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JR's first solo show in NYC features on two floors approximately 30 new works, including a series of mechanical sculptures and a video projection.

ARE FRENCH PEOPLE RUDE?! Exploring the stereotype in depth

With his electric trains and model container ship, JR evokes the spirit of childlike wonderment and play. Mechanical train cars move forward and backward on their rails, converging and diverging to produce the image of a face that vanishes as soon as the train cars move again. In his model cargo ship, mechanical arms load and unload containers, the building blocks of a gaze.

The gaze is an ongoing theme for JR, and Horizontal presents a new take on this as he introduces glass as a support for images of eyes. Some works isolate a single eye on a double floating pane, while works like Inside Out, Ramallah - Tel-Aviv combine the eyes of two individuals across border walls and political divides. New works by JR take up the four-color printing process of printed advertising posters.

Even those who send us back to anxious situations are made up of bright, cheerful reds, yellows and blues. JR explores new territories while remaining true to his approach of asking questions through artistic installations. Every night chefs will turn ordinary ingredients into extraordinary meals. Although they are separated in age by more than half a century, Varda and JR both revel in the power of images and in documenting the lives of everyday people.

Casa Amarela is open everyday for residents, who come after school or work to express their artistic and creative selves. Any artist from all over the world can use the space to give a workshop to the youth of the community. Read more about Welcome to Casa Amarela! In the Renzo Piano Pavilion, he has created an optical illusion that appears very simple while achieving technical prowess. On October 8th, for the last day of his huge scaffolding installation on the Mexican side of the border between the United States and Mexico, JR organized a gigantic picnic on both sides of the fence.

Kikito, his family and hundreds of guests came from the US and Mexico to share a meal together. People gathered around the eyes of a Dreamer, eating the same food, sharing the same water, enjoying the same music half of the band on each side. The wall was forgotten for a few moments Skip to main content. So it was unwise of the new president to antagonise the left-behind carelessly. One of his first moves was to slash taxes on wealth.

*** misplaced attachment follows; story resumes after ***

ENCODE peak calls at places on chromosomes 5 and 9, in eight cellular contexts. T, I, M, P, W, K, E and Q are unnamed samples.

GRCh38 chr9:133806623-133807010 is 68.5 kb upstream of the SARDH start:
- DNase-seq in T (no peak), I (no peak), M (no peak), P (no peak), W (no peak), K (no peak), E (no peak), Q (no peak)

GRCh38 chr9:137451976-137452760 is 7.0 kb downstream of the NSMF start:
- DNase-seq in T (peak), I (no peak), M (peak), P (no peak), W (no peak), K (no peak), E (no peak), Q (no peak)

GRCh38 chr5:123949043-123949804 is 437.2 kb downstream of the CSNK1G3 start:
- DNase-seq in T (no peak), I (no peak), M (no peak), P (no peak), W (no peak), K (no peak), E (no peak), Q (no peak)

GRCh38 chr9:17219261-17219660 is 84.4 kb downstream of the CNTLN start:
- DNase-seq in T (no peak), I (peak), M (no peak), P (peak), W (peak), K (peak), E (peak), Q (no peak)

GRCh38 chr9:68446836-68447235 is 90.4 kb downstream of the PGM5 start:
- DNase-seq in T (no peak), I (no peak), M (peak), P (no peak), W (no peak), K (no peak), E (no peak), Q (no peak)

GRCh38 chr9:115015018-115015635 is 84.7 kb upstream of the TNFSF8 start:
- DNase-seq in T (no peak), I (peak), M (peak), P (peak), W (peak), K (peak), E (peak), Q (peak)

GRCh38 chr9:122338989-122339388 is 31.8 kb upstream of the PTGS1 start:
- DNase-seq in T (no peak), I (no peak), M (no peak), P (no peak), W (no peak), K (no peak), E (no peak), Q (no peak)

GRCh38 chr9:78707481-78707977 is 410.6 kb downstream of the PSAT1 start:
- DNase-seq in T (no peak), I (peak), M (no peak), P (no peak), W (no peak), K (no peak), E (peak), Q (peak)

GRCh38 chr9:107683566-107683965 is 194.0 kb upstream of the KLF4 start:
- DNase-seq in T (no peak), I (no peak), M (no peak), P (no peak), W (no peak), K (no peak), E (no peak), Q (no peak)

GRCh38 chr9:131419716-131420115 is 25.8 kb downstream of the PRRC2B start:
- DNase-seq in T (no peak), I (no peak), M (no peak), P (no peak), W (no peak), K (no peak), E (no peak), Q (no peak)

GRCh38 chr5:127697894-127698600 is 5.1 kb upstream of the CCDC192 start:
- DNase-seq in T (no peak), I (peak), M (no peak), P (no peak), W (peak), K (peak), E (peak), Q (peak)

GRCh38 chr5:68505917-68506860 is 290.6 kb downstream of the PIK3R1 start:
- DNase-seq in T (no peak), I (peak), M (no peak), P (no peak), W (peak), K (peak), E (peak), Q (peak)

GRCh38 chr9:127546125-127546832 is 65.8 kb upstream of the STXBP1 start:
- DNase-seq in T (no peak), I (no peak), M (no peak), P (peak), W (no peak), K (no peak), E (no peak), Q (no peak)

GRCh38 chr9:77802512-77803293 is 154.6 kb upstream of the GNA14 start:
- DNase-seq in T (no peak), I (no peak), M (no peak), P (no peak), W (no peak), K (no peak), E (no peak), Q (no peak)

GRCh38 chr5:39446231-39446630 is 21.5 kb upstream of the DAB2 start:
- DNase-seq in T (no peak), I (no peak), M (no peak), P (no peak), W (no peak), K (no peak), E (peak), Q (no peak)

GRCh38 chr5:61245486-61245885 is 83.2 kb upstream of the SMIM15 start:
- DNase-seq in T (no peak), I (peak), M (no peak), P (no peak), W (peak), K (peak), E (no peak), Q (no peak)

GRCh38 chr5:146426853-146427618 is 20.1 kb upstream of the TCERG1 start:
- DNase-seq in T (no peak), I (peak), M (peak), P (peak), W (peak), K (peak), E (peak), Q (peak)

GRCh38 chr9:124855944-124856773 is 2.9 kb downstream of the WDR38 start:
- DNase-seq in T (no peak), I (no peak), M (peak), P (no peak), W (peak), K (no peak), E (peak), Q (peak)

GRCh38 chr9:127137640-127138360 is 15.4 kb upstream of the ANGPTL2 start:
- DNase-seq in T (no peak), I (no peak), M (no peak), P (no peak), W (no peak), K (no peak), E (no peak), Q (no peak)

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The old wealth tax was inefficient, incentive-sapping and often avoided. But its removal should have gone side-by-side with more help for the hard-up. Likewise, his tax rises on diesel are a sound green policy, but he should have paid more attention to the people they hurt most—struggling rural folk who need to drive to work. Unlike it, they are leaderless and lack a coherent agenda, so they are almost impossible to negotiate with.

This seems unlikely; for a start, the protests have in part now been hijacked by thuggish extremists with an interest in the violent overthrow of capitalism. And an earlier diesel tax rise which went into effect last January, has not yet been reversed. It may not be enough to draw the sting from the protests. But, by giving ground at all, it may show that Mr Macron can be pushed around by mobs on the streets, thus encouraging more mobs to form.

There is pressure on Mr Macron to bring back the wealth tax; and further reform now looks much less likely than it did. Does all this mean that have-your-cake-and-eat-it populism must triumph, and that reformers will always be thwarted? It is depressingly easy to conclude so. Mr Trump has won the support of his base by offering Americans tax cuts that are not affordable in the long term. In Italy the all-populist ruling coalition promises to lower the pension age that a more prudent predecessor raised, while also offering deep tax cuts.

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Even Vladimir Putin did not have the courage to face down Russian pensioners this year. All is not lost for Mr Macron. He could help himself in several ways. First, he should demonstrate where his priorities lie.

It will be expensive, but some form of earned-income tax credit is needed: a proper wage subsidy for the low-paid that enhances their incentive to work, rather than draw the dole. One exists already, but it is too small. Mr Macron has promised to beef it up, but only slowly.

How to Look French and Talk About Clothes in French

That should have gone hand in hand with scrapping the wealth tax. Second, he and his government need to do more to promote and explain the good things they have already done but which are underappreciated—such as the investment in apprenticeships, or the moves that will make it more likely that businesses will hire young people on long-term contracts. The unemployment rate is down by half a percentage point, though still much too high at 9. And third, Mr Macron himself needs to change.

His notion that the French want their president to be aloof and Jupiterian is misguided. As our chart see article shows, the most popular French president of recent times was the least remote—Jacques Chirac, a beer-swilling, heavy-smoking mec with a twinkle in his eye. In an age where populists will do and say anything, a politician who cannot persuade ordinary people that he or she understands them, likes them and wants to help them will struggle to get anything done. It will not take superhuman powers to reform France—just the very human ones of patience, persuasion and humility.

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